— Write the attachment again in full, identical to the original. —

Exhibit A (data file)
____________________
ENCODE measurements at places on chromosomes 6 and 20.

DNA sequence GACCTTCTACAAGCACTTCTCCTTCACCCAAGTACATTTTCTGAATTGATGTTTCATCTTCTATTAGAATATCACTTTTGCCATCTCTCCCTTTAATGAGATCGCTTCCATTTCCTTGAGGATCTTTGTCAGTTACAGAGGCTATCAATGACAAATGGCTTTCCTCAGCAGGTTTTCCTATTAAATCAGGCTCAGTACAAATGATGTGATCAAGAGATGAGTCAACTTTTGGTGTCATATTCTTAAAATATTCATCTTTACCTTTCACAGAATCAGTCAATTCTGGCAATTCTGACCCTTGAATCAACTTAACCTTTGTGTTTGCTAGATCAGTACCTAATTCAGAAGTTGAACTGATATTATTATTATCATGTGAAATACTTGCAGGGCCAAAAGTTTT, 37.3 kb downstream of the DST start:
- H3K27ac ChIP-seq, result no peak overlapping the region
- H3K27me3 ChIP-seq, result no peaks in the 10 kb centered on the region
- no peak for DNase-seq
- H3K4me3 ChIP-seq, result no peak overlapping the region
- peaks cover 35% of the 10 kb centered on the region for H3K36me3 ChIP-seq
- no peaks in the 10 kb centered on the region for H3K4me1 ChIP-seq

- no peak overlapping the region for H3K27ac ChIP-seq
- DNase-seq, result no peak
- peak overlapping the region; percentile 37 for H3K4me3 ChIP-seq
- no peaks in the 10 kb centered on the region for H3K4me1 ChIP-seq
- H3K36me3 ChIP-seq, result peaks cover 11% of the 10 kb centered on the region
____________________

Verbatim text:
ENCODE measurements at places on chromosomes 6 and 20.

DNA sequence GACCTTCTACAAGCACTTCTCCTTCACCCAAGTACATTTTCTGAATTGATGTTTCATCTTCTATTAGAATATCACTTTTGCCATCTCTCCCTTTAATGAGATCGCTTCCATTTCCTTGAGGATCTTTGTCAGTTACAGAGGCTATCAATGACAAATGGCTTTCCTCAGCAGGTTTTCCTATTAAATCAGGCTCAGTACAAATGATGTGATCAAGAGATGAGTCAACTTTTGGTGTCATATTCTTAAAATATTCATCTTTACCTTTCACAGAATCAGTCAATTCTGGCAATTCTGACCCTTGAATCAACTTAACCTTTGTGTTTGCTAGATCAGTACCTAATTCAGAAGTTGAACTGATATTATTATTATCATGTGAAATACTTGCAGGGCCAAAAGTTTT, 37.3 kb downstream of the DST start:
- H3K27ac ChIP-seq, result no peak overlapping the region
- H3K27me3 ChIP-seq, result no peaks in the 10 kb centered on the region
- no peak for DNase-seq
- H3K4me3 ChIP-seq, result no peak overlapping the region
- peaks cover 35% of the 10 kb centered on the region for H3K36me3 ChIP-seq
- no peaks in the 10 kb centered on the region for H3K4me1 ChIP-seq

- no peak overlapping the region for H3K27ac ChIP-seq
- DNase-seq, result no peak
- peak overlapping the region; percentile 37 for H3K4me3 ChIP-seq
- no peaks in the 10 kb centered on the region for H3K4me1 ChIP-seq
- H3K36me3 ChIP-seq, result peaks cover 11% of the 10 kb centered on the region